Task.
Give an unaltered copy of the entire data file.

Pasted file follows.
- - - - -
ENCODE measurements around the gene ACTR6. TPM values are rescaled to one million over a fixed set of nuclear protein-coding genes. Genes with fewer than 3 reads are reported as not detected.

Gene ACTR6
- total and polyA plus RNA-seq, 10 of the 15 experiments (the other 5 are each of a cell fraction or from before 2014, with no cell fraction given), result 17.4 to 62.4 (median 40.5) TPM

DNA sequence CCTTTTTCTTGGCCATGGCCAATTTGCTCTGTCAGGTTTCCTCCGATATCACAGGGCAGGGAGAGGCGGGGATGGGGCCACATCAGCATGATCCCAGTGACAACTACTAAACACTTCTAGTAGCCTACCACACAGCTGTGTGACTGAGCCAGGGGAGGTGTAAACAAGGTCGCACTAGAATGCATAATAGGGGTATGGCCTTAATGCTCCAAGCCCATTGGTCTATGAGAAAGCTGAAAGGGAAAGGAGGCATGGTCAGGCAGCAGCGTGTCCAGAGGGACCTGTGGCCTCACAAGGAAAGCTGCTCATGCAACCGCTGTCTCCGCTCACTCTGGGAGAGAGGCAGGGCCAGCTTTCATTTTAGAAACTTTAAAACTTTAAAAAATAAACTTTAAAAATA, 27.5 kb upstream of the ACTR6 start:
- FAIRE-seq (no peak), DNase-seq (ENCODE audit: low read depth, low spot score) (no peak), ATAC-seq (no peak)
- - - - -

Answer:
ENCODE measurements around the gene ACTR6. TPM values are rescaled to one million over a fixed set of nuclear protein-coding genes. Genes with fewer than 3 reads are reported as not detected.

Gene ACTR6
- total and polyA plus RNA-seq, 10 of the 15 experiments (the other 5 are each of a cell fraction or from before 2014, with no cell fraction given), result 17.4 to 62.4 (median 40.5) TPM

DNA sequence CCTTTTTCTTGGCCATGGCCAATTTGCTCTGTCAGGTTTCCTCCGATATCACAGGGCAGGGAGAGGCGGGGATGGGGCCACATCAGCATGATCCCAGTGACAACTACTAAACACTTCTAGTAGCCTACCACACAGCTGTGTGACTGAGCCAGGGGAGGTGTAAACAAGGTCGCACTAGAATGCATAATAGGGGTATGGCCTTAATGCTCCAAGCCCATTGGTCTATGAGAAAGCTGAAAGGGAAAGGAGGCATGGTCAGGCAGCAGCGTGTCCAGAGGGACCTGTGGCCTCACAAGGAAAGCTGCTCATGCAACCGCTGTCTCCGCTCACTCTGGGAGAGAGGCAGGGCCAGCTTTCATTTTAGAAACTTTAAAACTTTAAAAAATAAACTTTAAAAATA, 27.5 kb upstream of the ACTR6 start:
- FAIRE-seq (no peak), DNase-seq (ENCODE audit: low read depth, low spot score) (no peak), ATAC-seq (no peak)